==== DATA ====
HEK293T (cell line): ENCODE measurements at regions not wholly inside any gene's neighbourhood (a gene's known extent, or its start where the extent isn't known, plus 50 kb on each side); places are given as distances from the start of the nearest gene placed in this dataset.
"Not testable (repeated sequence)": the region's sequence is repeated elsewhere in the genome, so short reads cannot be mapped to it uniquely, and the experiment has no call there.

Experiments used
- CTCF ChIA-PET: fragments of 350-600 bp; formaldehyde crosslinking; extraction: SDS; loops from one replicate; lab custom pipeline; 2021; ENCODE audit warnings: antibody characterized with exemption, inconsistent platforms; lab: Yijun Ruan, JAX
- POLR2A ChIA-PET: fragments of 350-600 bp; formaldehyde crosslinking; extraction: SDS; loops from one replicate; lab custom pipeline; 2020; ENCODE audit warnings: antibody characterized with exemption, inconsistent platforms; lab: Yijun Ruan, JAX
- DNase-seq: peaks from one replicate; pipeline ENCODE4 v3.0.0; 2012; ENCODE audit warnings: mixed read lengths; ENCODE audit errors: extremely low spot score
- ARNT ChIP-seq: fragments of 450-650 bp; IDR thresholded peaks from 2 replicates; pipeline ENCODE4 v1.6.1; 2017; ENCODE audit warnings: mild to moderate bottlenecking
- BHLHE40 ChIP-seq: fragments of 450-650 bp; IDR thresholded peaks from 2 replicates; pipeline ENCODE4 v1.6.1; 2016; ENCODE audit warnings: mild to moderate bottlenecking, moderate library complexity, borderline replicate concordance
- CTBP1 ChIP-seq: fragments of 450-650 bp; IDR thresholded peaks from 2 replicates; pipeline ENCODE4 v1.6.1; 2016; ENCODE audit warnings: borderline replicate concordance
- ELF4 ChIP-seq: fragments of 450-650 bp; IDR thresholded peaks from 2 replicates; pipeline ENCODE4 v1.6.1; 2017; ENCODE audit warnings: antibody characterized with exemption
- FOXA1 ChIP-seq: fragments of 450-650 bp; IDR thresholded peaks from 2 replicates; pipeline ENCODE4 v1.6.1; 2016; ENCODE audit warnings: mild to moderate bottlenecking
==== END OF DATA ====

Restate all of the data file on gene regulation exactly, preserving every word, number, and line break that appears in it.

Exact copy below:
HEK293T (cell line): ENCODE measurements at regions not wholly inside any gene's neighbourhood (a gene's known extent, or its start where the extent isn't known, plus 50 kb on each side); places are given as distances from the start of the nearest gene placed in this dataset.
"Not testable (repeated sequence)": the region's sequence is repeated elsewhere in the genome, so short reads cannot be mapped to it uniquely, and the experiment has no call there.

Experiments used
- CTCF ChIA-PET: fragments of 350-600 bp; formaldehyde crosslinking; extraction: SDS; loops from one replicate; lab custom pipeline; 2021; ENCODE audit warnings: antibody characterized with exemption, inconsistent platforms; lab: Yijun Ruan, JAX
- POLR2A ChIA-PET: fragments of 350-600 bp; formaldehyde crosslinking; extraction: SDS; loops from one replicate; lab custom pipeline; 2020; ENCODE audit warnings: antibody characterized with exemption, inconsistent platforms; lab: Yijun Ruan, JAX
- DNase-seq: peaks from one replicate; pipeline ENCODE4 v3.0.0; 2012; ENCODE audit warnings: mixed read lengths; ENCODE audit errors: extremely low spot score
- ARNT ChIP-seq: fragments of 450-650 bp; IDR thresholded peaks from 2 replicates; pipeline ENCODE4 v1.6.1; 2017; ENCODE audit warnings: mild to moderate bottlenecking
- BHLHE40 ChIP-seq: fragments of 450-650 bp; IDR thresholded peaks from 2 replicates; pipeline ENCODE4 v1.6.1; 2016; ENCODE audit warnings: mild to moderate bottlenecking, moderate library complexity, borderline replicate concordance
- CTBP1 ChIP-seq: fragments of 450-650 bp; IDR thresholded peaks from 2 replicates; pipeline ENCODE4 v1.6.1; 2016; ENCODE audit warnings: borderline replicate concordance
- ELF4 ChIP-seq: fragments of 450-650 bp; IDR thresholded peaks from 2 replicates; pipeline ENCODE4 v1.6.1; 2017; ENCODE audit warnings: antibody characterized with exemption
- FOXA1 ChIP-seq: fragments of 450-650 bp; IDR thresholded peaks from 2 replicates; pipeline ENCODE4 v1.6.1; 2016; ENCODE audit warnings: mild to moderate bottlenecking